New trends in filmmaking: buzz on 3D, new media at Berlin Film Festival

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"Avatar," James Cameron's 3D film, is either a dirty word or a rebirth for cinema, depending on which filmmaker who will talk to you at this year's Berlin Film Festival.

The festival, or Berlinale, celebrates its 60th birthday with old cinema friends, like Fritz Lang's 1927 classic "Metropolis" and some newcomers, like Yuen Woo-ping's martial art flick "True Legend" in 3D.

The future of cinema and moviemaking comes at a crucial point in history as the financial crisis of last year continues to linger and begs to ask the question of what will bring more people to the movies?

"If there is a 3D film we like, of course we will screen it. But it will not change the festival," Festival Director Dieter Kosslick told Xinhua.

This year over 400 films are playing at the festival, 11 of those will be screened in 3D.

Stereoscopic photography, or 3D, first made its way into the public with the Lumiere Brothers' film "The Arrival of A Train" in the early 1900's. The 3D photography uses special cameras to record two perspectives (left eye and right eye) to create the depth illusion of a three-dimensional image.

"We saw it coming last year," Bekki Probst, head of the European Film Market (EFM), told Xinhua. This year's EFM has newly assigned viewing rooms at the Astor Lounge to accommodate sales agents showing their films in 3D.

Robert Ross, a U.S. film buyer, told Xinhua that the technical innovation had not yet reached his genre. "I think right now it's a niche market, but anything that brings people to the market, whether it's Blue Ray or 3D, is a positive change."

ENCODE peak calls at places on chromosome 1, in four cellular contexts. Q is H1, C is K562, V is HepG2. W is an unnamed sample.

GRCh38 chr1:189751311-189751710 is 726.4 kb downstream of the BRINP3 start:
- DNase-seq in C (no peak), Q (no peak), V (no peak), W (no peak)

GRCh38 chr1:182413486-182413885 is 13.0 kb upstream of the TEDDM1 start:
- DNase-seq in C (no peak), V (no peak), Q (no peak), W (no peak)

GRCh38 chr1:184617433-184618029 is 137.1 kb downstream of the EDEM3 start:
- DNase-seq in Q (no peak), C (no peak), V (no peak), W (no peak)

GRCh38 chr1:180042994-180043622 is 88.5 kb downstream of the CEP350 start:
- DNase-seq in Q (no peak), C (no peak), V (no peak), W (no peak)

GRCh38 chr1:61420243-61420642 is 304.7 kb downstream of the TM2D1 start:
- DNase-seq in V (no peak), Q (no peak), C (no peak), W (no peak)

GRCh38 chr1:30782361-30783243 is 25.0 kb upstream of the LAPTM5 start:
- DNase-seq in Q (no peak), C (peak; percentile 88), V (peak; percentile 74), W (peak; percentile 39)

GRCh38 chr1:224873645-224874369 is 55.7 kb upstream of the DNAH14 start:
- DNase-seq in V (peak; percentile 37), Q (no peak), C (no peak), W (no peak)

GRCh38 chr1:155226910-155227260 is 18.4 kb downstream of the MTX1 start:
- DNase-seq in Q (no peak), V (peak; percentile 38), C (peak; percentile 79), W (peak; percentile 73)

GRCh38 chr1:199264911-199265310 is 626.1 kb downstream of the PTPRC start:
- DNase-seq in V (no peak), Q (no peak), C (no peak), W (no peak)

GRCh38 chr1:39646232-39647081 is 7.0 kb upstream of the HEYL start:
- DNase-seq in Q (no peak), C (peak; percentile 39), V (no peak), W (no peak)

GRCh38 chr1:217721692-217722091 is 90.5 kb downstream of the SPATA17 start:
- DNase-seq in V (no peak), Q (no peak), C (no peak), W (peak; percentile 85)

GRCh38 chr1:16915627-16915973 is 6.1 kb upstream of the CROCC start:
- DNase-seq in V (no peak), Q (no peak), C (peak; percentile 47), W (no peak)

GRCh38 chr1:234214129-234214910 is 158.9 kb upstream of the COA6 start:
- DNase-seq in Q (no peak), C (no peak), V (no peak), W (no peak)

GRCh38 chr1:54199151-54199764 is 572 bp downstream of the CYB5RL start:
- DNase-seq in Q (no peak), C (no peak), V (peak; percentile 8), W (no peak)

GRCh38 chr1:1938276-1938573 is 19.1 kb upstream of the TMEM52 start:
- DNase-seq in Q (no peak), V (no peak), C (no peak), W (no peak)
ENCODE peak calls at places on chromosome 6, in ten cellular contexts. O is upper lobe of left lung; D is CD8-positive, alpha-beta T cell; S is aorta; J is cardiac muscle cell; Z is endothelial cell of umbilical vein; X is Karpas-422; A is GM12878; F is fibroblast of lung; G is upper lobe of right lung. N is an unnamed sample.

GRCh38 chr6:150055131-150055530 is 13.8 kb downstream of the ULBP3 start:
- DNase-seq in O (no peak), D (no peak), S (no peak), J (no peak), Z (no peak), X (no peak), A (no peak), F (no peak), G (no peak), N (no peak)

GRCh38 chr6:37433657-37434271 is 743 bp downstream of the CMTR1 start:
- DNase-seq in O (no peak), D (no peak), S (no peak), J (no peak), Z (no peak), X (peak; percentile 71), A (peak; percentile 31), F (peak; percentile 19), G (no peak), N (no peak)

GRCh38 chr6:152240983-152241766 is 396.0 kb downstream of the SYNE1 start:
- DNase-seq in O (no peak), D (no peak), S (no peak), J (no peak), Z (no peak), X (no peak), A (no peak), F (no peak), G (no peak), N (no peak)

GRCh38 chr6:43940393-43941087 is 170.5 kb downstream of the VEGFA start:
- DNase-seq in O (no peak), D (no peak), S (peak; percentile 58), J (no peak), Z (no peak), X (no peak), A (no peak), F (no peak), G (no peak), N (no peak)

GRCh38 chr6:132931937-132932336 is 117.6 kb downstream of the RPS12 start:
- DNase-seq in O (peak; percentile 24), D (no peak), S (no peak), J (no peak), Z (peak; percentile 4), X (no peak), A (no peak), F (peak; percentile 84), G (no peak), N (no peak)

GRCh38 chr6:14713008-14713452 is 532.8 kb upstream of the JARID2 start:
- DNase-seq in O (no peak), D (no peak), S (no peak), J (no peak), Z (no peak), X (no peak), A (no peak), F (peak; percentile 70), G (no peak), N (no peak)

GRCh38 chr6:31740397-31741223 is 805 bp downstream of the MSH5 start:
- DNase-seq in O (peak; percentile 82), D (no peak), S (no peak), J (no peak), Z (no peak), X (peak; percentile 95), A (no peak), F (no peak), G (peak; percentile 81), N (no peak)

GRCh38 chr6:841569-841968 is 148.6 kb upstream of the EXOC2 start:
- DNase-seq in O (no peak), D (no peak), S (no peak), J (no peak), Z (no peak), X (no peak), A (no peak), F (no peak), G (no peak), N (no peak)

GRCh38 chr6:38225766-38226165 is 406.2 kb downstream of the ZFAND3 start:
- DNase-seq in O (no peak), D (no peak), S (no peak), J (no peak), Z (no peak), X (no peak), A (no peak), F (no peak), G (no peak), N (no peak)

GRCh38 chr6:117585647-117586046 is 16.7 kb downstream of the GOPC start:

Julian Pinn, director of Distribution Services at DOLBY, who was involved in the world premiere of Cameron's "Avatar," explained why 3D was a financially viable solution for producers and theater owners.

"3D has around three times the box office potential as 2D... People are more inclined to see a movie in 3D and more willing to spend the extra money."

When it comes to budgeting for a film, story telling also contributes a great deal to the decision of how to shoot your project.

"3D has to be able to work in a story based atmosphere," said Max Penner, the stereographer of Europe's first live action 3D movie "Street Dance."

A clip of the film "Street Dance," which centers on a group of street dancers in a dance competition, was shown recently at the festival to an audience of young cinema enthusiasts.

Joachin De Smedt, a Belgian filmmaker, attended the "Street Dance" lecture because he was developing his own 3D feature.

"People will go to see a film just because it's in 3D, but I don't think an intimate French story needs the technology to come alive," he told Xinhua.

Beyond cinema, television and DVD, new media forms such as social networking websites are shaping how young directors transmit their narrative stories.

"Young filmmakers are used to thinking in multi-platform ways," said Matthijs Knol, program manager of the Berlin Talent Campus.

French Internet director, Alexandre Brachet, who runs the webdocumentary "Gaza Sdreot," spoke to the Berlin Talent Campus about using social networking, gaming, mobile applications to generate online audience participation.

Brachet's documentary project, "Gaza Sdreot," tells the simultaneous tale of life on both sides of the Palestinian and Israeli border, in Gaza (Palestine) and Sdreot (Israel). Online, viewers can choose to interactively flip between the characters on both sides of the border and comment.

This year's Berlinale is a true indication that the motion picture industry has arrived at a media crossroad.

"We are all on Facebook, Myspace and cellphones," said Berlin Talent Campus Program Manager Knol. "It's not that people have to use 35mm film to be recognized as filmmakers anymore."

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